Advanced Micro Devices (AMD) stock has been rallying since the beginning of the year, though much of the expectations embedded into the stock has a lot to do with the chip giant’s 7nm transition, which it has successfully transitioned to with the release of the Radeon 7.
Expectations continue to trend higher when pertaining to AMD launch of its 7nm Navi graphics card line-up this year. This is an important transition point for AMD, as it will attempt to take market share away Nvidia (NVDA) and refresh its product line-up from its Vega/Polaris Architecture to its next-gen Navi based cards. Keep in mind the Radeon 7, which is a high-end GPU that released earlier in February this year is a shrunken down version of its current generation Vega graphics cards with more features and enhancements in the way of core counts, clock speeds, memory and memory bandwidth.
However, it’s also worth noting that despite the release of the Radeon 7 it hasn’t been able to deliver on performance benchmarks that would best the Nvidia RTX 2080 TI or the GTX 1080 TI in the high-end segment of the market. Though, the performance is very comparable to the GTX 1080 TI, it would take a significant overhaul in the architecture to drive further excitement in the way of performance, which would then drive revenue in AMD’s graphics segment.
This on-going narrative of difficulty with matching pound for pound against its competitive rival has been somewhat of a sore spot for AMD over the duration of its entire history. Even so, it’s not like AMD has given up, as there’s still a lot of interest heading into the Navi launch later this year.
AMD may have an edge in terms of manufacturing technologies versus Nvidia as it’s using a 7nm process versus Nvidia’s 12nm process. Even so, it hasn’t amounted to a significant enough of a performance leap to finally beat its rival in graphics performance, which was somewhat of a shocker when the benchmark results were announced in February.
To bridge the performance, there’s on-going rumors of AMD over the past week that Navi 20 will have ray-tracing capabilities, which is an important feature that would make it more comparable to Nvidia’s RTX 2080 TI. The key is whether or not, the Navi line-up will come in time this year, but many indications point to AMD releasing Navi 10 first, which will be the mid-end graphics cards, and then the higher-end Navi 20 will be released next year.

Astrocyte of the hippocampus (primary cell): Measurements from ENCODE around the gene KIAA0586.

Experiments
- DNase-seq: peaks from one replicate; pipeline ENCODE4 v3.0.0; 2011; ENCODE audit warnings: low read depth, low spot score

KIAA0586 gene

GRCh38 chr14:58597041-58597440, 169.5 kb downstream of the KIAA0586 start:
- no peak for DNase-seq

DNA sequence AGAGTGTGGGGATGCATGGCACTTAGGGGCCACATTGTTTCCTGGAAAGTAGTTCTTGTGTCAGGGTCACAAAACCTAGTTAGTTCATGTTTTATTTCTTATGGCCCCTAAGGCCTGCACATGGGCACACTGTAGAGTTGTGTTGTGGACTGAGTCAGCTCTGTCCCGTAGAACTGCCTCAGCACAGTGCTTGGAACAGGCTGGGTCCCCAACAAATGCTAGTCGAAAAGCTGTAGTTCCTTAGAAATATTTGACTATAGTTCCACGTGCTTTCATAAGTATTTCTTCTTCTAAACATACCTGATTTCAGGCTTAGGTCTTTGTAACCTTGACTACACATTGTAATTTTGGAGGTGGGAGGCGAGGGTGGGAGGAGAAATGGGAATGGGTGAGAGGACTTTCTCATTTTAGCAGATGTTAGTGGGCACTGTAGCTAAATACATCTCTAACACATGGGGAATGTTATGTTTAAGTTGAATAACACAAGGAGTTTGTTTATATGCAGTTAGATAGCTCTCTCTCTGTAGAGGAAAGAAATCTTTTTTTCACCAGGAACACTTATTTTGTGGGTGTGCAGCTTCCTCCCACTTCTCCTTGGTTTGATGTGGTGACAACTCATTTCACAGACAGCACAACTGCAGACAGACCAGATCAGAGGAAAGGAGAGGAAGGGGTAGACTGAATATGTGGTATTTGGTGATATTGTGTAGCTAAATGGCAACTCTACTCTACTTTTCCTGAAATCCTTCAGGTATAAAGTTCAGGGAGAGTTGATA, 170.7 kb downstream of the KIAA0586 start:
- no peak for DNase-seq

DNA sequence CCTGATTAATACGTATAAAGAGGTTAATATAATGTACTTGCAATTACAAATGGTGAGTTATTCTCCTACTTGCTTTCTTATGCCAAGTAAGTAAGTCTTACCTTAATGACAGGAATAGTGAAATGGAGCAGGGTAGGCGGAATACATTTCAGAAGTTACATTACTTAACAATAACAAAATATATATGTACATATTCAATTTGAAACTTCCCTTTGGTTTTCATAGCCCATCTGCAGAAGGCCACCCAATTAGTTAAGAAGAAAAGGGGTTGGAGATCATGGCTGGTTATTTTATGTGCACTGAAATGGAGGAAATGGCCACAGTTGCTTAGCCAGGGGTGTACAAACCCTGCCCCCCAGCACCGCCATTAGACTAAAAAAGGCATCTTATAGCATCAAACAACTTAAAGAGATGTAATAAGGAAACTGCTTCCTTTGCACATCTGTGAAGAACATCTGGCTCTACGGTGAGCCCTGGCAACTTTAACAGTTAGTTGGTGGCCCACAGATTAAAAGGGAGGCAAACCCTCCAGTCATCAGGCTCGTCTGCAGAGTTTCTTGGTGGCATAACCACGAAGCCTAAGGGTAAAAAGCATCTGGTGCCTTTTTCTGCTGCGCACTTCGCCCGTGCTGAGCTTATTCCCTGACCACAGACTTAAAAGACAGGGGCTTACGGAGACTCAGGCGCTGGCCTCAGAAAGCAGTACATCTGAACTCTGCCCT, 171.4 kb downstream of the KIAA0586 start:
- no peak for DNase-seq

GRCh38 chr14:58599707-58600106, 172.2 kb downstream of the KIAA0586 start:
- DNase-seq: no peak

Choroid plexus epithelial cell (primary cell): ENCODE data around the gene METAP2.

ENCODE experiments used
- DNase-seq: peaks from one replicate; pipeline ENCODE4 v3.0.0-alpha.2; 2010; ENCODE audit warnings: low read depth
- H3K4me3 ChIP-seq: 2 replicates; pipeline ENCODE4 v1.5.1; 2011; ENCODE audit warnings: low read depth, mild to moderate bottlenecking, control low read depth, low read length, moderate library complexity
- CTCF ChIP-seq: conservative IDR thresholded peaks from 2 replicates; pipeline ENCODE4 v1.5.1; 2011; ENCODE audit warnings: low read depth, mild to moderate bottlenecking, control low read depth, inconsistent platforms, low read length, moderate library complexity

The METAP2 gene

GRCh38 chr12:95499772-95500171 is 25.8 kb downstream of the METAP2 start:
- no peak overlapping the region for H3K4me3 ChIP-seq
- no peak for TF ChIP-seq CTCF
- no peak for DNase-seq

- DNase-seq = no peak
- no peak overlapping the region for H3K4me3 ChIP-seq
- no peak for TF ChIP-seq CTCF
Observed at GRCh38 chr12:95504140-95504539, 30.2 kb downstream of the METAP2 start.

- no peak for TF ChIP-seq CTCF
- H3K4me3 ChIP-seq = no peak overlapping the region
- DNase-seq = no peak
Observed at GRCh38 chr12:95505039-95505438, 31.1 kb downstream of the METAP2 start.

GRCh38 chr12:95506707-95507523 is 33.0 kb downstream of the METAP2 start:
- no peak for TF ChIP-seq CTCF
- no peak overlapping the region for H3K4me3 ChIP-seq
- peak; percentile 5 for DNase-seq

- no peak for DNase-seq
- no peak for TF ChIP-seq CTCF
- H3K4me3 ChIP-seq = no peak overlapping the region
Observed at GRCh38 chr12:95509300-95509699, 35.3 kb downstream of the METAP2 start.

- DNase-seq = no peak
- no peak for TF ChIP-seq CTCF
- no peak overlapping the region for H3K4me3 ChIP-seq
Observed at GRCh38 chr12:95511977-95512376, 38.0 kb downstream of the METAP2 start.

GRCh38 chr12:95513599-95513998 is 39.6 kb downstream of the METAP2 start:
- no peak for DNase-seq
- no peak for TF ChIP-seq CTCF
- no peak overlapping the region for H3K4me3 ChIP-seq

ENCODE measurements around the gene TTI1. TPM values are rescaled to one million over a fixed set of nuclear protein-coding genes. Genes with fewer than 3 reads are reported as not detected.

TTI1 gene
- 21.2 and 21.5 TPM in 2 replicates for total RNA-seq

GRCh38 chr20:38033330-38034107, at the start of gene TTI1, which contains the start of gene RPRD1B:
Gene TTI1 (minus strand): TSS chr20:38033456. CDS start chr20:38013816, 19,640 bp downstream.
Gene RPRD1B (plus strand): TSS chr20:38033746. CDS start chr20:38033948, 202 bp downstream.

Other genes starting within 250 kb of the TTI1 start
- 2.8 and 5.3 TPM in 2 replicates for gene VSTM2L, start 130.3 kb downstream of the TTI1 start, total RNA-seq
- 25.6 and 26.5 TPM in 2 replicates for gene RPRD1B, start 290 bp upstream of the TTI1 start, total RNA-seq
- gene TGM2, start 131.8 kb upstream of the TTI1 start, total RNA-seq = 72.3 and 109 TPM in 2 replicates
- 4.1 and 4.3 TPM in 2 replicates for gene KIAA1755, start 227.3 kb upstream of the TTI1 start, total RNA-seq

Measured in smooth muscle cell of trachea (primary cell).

This implies that while AMD known for being competitive, it’s emphasis this year will be on mid-end graphics cards, which may help with market share. In Q4’18 JPR said that AMD lost 14.9 percentage points of market share. This is a massive drop in market share for the company, though some of it was owed to the drop-off in the cryptocurrency craze, which sent the shipments of all graphics cards considerably lower with a 40% drop in total units shipped in Q4’18. Part of this, may be driven by pricing, as Nvidia and AMD got more accustomed to charging higher prices, because consumers would actually pay more for GPUs due to the prospects of making profits from mining various cryptocurrencies.
However, the drop in GPU shipments took a massive graphics industry toll, and more notably a bigger chunk out of AMD’s sales given the significant drop in market share witnessed over the course of 12-months. Hence, the introduction of Navi 10 GPUs with an emphasis on mid-end PC gaming would return us back to industry roots where consumers can finally afford a decent GPU to play video games at price points rumored to range from $200 to $400 and with a meaningful performance boost that will make it comparable to Vega 56 and Vega 64 cards leading to some heightened competition with Nvidia in the mid-end of the segment where they could lead with prior-generation high-end performance at the mid-end of the market.
This could easily drive market share back to 30% versus Nvidia, as AMD’s offerings in the mid-end tends to appeal more to consumers who want to game on a budget, and when it’s packaged in a format that would make higher-end gaming more readily accessible, it’ll definitely take a chunk out of shipments from Nvidia, which is much needed currently.
Disclosure: The author has no positions in AMD or NVDA.
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